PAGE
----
AssemTech leases a 15,000-square-foot facility, but Hall is hopeful the company will be able to move into a much larger building within two years. The goal, he says, is to double assembly space and hire many more assemblers.


A HARD DAY’S WORK
AssemTech is primarily a low-volume, high-mix shop, with assemblers making hundreds of harnesses of varying lengths, wires and complexities annually. The harnesses contain wire in thicknesses from 32 gauge to 4 gauge and lengths up to 200 feet. AssemTech uses wire supplied by Unified Wire & Cable of DeKalb, IL.

Occasionally, the shop receives extremely large orders—such as the 140,000 harnesses purchased by ITW Paslode. In those instances, up to 10 assemblers will work on the same type of harness as long as necessary. Assemblers work from 5:30 a.m. to 2 p.m., with a half-hour lunch and two 15-minute breaks.

Many of AssemTech’s current assemblers joined the company from Crest Engineering after Crest was purchased. The company’s assemblers average more than eight years of experience. Turnover is low.

To maximize productivity, assemblers are cross-trained so they can assemble any harness made by AssemTech. Assemblers are trained in blueprint reading, wire prepping, crimping, soldering and quality standards. They must pass written tests before they are company-certified and allowed to perform certain processes. These tests are documented and kept in the employee files. Employees are awarded a certificate of completion as they pass each step.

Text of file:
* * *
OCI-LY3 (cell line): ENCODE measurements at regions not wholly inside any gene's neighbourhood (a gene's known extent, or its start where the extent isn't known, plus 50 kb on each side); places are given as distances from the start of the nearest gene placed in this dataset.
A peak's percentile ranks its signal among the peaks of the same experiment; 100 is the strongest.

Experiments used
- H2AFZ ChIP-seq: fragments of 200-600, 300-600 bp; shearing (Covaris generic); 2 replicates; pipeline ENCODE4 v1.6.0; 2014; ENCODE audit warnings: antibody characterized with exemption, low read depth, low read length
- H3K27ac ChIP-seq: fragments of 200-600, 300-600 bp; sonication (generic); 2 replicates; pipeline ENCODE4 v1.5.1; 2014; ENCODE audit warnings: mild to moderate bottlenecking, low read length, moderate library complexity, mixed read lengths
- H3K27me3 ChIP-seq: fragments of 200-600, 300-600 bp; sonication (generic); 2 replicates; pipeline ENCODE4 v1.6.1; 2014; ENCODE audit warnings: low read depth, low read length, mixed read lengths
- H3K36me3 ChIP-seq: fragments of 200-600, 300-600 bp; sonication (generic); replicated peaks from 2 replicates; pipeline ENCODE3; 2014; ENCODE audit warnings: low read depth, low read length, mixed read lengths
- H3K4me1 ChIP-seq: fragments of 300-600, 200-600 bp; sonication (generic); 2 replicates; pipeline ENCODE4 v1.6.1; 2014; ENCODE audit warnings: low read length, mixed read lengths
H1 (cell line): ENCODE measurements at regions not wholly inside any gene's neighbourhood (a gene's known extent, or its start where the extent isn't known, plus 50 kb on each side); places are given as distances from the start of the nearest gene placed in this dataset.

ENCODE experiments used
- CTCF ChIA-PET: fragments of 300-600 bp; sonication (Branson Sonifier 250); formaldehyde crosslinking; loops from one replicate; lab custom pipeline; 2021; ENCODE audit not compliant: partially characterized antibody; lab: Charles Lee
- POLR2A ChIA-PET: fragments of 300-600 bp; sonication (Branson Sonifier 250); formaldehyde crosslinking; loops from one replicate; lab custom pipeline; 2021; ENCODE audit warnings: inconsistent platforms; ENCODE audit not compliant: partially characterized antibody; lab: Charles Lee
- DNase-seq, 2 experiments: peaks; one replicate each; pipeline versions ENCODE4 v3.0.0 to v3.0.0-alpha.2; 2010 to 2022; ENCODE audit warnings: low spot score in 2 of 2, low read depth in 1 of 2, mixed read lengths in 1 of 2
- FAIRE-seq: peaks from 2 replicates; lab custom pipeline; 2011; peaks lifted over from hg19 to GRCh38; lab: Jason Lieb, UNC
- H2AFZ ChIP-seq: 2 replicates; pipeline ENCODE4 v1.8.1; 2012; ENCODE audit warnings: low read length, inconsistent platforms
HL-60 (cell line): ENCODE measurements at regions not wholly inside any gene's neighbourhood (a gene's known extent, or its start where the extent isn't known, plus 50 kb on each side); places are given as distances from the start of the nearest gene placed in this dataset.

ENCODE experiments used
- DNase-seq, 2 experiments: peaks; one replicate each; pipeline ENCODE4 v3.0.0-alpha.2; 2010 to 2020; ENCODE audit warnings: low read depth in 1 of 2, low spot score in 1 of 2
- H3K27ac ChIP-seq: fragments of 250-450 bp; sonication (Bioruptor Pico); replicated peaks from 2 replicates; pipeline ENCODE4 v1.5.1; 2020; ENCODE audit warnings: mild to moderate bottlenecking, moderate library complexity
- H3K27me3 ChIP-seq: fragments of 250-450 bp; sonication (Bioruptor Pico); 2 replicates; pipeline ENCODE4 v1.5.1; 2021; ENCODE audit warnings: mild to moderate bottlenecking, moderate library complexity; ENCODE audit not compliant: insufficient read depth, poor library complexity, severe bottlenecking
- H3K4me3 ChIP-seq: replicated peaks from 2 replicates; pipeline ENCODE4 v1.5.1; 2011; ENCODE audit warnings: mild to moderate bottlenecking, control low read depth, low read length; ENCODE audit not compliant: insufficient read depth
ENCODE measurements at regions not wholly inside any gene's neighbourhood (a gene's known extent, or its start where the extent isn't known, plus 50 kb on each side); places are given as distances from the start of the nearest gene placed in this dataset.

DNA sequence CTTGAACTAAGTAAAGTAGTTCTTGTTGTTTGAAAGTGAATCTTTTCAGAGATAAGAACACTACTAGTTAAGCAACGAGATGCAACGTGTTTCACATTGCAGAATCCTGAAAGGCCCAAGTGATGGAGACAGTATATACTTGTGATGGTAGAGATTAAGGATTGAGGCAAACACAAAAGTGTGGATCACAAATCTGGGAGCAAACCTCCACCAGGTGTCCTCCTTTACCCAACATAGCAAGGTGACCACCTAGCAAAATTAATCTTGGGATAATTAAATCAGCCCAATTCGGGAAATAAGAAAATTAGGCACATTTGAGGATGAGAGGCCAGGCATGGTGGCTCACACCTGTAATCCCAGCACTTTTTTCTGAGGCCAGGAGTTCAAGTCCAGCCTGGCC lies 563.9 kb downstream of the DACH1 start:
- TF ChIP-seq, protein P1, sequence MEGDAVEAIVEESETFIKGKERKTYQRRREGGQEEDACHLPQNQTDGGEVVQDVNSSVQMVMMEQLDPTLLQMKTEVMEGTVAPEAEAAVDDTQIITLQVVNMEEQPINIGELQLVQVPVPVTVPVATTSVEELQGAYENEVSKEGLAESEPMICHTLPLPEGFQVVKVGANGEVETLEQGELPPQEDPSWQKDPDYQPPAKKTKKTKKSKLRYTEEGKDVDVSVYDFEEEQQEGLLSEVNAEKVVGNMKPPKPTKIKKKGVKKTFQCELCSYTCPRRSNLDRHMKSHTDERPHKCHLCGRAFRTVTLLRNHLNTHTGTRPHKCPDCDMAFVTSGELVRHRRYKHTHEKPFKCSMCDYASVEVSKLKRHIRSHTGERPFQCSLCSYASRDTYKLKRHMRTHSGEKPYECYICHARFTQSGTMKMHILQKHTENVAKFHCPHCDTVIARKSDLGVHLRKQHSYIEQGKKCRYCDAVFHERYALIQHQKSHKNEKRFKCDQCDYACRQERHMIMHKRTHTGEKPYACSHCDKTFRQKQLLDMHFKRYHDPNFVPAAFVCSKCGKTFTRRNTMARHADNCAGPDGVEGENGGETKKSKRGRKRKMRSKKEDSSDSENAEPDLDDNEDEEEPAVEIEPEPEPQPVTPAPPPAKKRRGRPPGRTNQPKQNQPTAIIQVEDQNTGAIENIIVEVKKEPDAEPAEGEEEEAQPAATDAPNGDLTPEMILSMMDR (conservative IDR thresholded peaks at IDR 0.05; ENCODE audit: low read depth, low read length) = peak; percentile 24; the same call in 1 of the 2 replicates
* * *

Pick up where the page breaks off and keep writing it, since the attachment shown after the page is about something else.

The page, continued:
GETTING AUTOMATED
Currently, assemblers reference blueprints and use wire boards to assemble harnesses. That will change in early 2012 when AssemTech installs several Cirris’ easy-wire and Pin-Sight systems in the assembly area.

The easy-wire system will allow AssemTech to move electrical testing of harnesses further upstream in the assembly process. As a result, assemblers will detect wiring errors earlier—improving quality while lowering overall cost.

Hall says the Pin-Sight guided connector system will improve quality, while simplifying and quickening assembler training. The computer-based system comes with CCD camera, mounting vise, force and sense gauge, software and optional bar code scanner and mini keyboards.

Equally important, AssemTech will soon install enterprise resource planning (ERP) software on its company-wide server. Assemblers and other staff will use all-in-one industrial computers to access the software.

The software is called OmegaCube EPR and is made by OmegaCube Inc. The computers are Lean Machines and are made by American Manufacturing Technologies Inc. Each machine features an encased monitor that houses all necessary hardware, a keyboard and a camera that streams video.

Hall says the video camera will improve productivity by allowing assemblers to immediately show their supervisor the problems they encounter. The ERP software will allow real-time tracking of orders, wire processing, material scrap, invoicing and delivery.

Hall plans to install three machines in the first quarter of 2012 as a beta test for the system. If all goes well, a total of 25 machines will be installed: one in each workstation and five in management work areas.